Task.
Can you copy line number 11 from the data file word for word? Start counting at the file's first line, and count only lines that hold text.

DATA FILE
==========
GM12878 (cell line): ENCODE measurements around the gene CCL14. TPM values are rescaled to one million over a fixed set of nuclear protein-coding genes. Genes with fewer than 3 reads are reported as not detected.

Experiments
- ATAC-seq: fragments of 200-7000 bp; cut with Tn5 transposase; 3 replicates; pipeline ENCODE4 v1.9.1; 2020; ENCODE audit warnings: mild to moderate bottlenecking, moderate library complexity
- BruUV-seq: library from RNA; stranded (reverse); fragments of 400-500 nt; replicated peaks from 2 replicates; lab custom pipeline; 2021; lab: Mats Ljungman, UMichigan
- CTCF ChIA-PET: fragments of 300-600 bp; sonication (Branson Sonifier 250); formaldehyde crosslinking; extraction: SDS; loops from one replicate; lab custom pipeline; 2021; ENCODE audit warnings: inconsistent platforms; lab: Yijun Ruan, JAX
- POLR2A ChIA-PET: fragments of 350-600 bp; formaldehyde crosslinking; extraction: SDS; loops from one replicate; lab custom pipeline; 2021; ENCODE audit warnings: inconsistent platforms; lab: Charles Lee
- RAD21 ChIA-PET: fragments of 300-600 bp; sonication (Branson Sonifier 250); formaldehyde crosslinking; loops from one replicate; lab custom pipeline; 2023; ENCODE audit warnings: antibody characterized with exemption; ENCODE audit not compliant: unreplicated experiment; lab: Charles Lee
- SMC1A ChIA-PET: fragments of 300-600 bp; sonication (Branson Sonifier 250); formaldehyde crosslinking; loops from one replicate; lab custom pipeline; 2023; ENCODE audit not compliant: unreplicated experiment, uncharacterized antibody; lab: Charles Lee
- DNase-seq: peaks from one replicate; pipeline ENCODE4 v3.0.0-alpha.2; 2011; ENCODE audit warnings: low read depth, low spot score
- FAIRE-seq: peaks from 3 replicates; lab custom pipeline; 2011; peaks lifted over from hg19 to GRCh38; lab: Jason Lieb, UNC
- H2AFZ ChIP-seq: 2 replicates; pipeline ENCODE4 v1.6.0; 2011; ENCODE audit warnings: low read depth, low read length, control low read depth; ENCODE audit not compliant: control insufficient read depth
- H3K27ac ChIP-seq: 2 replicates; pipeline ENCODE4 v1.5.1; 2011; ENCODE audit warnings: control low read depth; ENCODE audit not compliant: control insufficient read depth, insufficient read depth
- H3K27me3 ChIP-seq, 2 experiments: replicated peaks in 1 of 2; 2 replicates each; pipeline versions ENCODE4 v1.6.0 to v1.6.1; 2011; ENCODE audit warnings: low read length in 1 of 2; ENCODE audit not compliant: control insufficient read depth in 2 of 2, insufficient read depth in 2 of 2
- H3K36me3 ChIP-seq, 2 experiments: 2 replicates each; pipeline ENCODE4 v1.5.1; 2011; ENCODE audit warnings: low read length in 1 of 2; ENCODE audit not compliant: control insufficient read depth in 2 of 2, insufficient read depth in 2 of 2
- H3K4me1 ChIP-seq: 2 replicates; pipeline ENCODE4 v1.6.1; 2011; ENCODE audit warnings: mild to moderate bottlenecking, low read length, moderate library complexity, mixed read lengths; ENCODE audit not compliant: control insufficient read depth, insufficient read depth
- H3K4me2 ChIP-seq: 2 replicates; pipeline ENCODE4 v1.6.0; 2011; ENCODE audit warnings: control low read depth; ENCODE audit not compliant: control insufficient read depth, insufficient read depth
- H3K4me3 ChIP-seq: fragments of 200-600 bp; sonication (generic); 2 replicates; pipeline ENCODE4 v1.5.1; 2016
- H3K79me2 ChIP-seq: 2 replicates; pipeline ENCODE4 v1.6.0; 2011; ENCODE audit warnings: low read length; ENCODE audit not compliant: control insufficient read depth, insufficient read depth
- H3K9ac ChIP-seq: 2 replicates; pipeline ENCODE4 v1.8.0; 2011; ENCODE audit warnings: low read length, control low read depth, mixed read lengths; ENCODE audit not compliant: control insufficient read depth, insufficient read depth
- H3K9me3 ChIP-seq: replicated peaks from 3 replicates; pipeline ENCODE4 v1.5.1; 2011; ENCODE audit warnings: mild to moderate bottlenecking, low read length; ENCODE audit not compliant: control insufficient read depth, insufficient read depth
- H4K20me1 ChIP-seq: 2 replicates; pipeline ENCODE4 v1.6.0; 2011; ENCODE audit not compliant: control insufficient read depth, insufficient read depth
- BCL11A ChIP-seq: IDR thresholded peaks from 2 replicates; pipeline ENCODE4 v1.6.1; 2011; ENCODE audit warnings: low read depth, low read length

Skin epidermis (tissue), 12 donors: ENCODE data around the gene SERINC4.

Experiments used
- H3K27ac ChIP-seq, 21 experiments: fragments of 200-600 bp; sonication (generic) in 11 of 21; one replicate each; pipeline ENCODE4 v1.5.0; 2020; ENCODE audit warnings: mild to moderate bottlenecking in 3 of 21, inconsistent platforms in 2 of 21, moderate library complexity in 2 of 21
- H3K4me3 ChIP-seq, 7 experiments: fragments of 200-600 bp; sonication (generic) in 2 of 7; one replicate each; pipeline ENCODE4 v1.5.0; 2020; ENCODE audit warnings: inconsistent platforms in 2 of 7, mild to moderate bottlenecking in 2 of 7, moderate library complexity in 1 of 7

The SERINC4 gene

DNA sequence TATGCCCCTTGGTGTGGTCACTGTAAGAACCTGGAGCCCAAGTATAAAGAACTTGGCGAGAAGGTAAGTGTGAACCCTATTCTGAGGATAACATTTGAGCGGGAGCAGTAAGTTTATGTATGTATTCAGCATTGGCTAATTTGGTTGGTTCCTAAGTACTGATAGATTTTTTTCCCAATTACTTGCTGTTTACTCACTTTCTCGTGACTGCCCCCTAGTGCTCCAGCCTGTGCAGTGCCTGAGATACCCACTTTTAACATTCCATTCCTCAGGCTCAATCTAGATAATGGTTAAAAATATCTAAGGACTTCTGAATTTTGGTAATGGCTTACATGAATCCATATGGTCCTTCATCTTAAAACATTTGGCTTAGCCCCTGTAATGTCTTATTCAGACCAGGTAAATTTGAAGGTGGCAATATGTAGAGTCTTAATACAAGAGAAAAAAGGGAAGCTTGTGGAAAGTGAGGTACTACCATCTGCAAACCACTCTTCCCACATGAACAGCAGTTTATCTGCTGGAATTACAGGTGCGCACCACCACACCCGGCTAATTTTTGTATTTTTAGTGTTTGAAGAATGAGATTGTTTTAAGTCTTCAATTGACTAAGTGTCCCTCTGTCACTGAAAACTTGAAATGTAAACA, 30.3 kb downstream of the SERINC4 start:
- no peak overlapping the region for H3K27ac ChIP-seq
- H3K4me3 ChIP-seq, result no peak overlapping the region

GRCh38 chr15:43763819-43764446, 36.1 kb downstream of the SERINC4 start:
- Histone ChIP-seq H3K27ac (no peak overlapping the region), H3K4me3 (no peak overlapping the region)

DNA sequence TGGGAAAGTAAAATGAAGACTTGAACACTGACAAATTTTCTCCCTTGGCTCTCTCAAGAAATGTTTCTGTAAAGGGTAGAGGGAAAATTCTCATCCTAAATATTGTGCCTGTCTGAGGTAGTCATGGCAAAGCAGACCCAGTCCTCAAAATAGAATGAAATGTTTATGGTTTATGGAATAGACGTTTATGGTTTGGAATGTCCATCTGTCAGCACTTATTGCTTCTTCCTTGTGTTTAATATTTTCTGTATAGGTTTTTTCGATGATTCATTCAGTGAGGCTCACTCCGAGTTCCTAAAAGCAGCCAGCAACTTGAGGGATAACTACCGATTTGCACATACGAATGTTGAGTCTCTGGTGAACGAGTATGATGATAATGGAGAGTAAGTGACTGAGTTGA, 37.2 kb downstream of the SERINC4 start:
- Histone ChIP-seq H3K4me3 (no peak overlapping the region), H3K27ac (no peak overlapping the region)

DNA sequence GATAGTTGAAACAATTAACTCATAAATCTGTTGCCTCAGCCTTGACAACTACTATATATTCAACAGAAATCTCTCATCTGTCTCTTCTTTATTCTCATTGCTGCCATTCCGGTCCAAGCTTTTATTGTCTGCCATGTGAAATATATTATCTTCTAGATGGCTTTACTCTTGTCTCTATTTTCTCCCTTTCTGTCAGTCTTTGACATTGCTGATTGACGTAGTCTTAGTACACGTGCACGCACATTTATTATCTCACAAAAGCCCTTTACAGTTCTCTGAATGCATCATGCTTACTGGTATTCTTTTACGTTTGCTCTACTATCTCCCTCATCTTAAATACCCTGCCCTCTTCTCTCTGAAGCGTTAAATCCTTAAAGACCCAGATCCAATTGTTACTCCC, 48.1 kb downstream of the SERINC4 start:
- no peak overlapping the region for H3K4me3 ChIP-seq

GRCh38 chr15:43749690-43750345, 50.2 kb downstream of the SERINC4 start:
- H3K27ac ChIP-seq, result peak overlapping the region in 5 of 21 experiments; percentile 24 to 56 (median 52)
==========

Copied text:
- H2AFZ ChIP-seq: 2 replicates; pipeline ENCODE4 v1.6.0; 2011; ENCODE audit warnings: low read depth, low read length, control low read depth; ENCODE audit not compliant: control insufficient read depth